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Possession and Inspiration – Between the Psyche and the Spirits: A Conversation between Therapy and Vodou

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Possession and Inspiration – Between the Psyche and the Spirits: A Conversation between Therapy and Vodou

  • The CUNY Graduate Center (map)
  • 365 Fifth Avenue (at 34th Street) Rooms 9204/9205
  • New York, NY 10016
  • United States

Monday, March 10th at 6 p.m.

The City College's MA in the Study of the Americas and the PhD Program in French at the Graduate Center of the City University of New York present:

Possession and Inspiration – Between the Psyche and the Spirits:

A Conversation between Therapy and Vodou,

with Gina Athena Ulysse and Craig E. Stephenson, moderated by Jerry W. Carlson

What does it mean to inherit spiritual responsibility? What does ‘possession’ really mean, and how does it translate itself into French theory, for example, by De Certeau or Foucault? What are the correspondences between embodied practices and therapy? This conversation looks at the notion of ‘possession’ as it appears both in the Haitian Vodou context and that of European psychoanalytic theory. Although they may seem unrelated, through the originally intimate disciplinary relationship between anthropology and psychoanalysis, it is not really such a great leap to put an anthropologist and psychoanalyst in conversation.

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Date: Monday, March 10, 2014

Time: 6:30 p.m.

Location:

The Graduate Center

365 Fifth Avenue (at 34th Street)

Rooms 9204/9205

Subways: 6 to 33rd Street; B, D, F, or M to 34th Street/ Herald Square

Please RSVP to ma.americas@ccny.cuny.edu (This is only to gage food for the reception. The event is first-come. Also be sure to bring a photo i.d. for building security.Thanks!)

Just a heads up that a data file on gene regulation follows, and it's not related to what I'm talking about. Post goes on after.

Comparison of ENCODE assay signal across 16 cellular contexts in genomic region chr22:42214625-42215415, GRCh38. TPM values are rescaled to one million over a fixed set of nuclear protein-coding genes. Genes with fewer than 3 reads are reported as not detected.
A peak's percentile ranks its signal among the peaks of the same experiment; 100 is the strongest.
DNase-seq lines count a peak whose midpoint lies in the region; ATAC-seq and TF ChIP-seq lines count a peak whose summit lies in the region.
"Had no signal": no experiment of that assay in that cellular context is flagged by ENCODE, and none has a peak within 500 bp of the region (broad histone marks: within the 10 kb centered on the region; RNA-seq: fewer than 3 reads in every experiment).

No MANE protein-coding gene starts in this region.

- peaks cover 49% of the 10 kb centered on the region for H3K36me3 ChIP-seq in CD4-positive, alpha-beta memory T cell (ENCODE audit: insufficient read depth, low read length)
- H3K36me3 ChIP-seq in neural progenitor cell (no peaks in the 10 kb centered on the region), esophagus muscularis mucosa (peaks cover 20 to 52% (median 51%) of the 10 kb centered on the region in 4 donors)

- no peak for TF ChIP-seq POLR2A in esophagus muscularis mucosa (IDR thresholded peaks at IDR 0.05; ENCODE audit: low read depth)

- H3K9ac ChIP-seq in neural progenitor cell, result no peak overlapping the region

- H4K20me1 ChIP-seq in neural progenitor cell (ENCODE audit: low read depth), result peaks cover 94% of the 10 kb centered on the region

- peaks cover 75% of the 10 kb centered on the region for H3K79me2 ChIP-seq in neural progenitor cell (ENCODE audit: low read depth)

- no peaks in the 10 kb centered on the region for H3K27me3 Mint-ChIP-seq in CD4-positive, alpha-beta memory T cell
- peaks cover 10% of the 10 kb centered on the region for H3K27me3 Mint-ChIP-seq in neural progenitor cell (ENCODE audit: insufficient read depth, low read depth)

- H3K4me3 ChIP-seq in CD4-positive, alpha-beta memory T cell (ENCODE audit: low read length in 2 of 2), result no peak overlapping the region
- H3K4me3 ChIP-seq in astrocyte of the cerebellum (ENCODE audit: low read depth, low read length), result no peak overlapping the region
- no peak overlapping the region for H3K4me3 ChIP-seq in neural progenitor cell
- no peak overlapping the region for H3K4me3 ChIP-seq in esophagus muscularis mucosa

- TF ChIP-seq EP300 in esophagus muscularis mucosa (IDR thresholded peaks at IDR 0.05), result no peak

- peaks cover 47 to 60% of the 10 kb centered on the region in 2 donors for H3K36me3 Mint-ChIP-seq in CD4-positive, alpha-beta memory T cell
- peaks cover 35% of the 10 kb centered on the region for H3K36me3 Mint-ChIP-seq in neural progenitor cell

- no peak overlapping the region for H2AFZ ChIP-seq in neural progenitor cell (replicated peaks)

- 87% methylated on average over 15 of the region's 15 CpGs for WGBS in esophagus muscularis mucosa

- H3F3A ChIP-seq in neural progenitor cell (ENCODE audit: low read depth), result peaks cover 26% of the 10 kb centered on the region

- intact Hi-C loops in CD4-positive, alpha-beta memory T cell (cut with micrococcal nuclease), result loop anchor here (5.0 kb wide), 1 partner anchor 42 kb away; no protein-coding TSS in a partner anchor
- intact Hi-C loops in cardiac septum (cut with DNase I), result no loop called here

Gina Athena Ulysse was born in Pétion-Ville, Haiti. Trained as a cultural anthropologist, an associate professor at Wesleyan University and author of Downtown Ladies: Informal Commercial Importers, a Haitian Anthropologist and Self-Making in Jamaica (University of Chicago Press), she is also a performance artist and multi-media artist. Her work weaves history, statistics, personal narrative, theory, with Vodou chants to dramatize and address issues of social (in)justice, intersectional identities, spirituality and the dehumanization of Haitians and other marked bodies. She is currently developing a performance-installation project VooDooDoll, What If Haiti Were a Woman: On ti Travay sou 21 Pwen or An Alter(ed)native in Something Other than Fiction, which will debut at Encuentro in Montreal this June.

Craig E. Stephenson, author of Possession: Jung’s Comparative Anatomy of the Psyche(Routledge, 2009), Anteros: A Forgotten Myth (Routledge, 2011), and Jung and Moreno: Essays on the Theatre of Human Nature (Routledge, 2013), is a graduate of the C.G. Jung Institute in Zurich, the Institute for Psychodrama in Zumikon, and the Centre for Psychoanalytic Studies, University of Essex. He is a Jungian analyst in private practice. 

Jerry W. Carlson is chair of the Department of Media and Communication Arts where he also directs the Cinema Studies Program. He is a member of the doctoral faculty in the Ph.D. Programs of Comparative Literature, French, and Film Studies at the CUNY Graduate Center, as well as a Senior Fellow of the Bildner Center for Western Hemispheric Studies. Moreover, he is a multiple Emmy award-winning Senior Producer for City University Television (CUNY-TV). He created and produces the series CITY CINEMATHEQUE about film history, CANAPE about French-American cultural relations, and NUEVA YORK (in Spanish) about the Latino cultures of New York City.

Special Thanks 

This event is co-sponsored by the MA in the Study of the Americas at Division of Interdisciplinary Studies at the City College of New York’s Center for Worker Education and the PhD Program in French at the Graduate Center of the City University of New York. It is funded by the PSC-CUNY Research Award Program, for a specific project titled: “An Island and Two Metropoles: The Dominican Republic, Haiti, New York, and Paris.” Photo Credits in the postcard for the event are Clark University Archives and Nicolas Nabajoth, Bèlè moi, Martinique, 2011.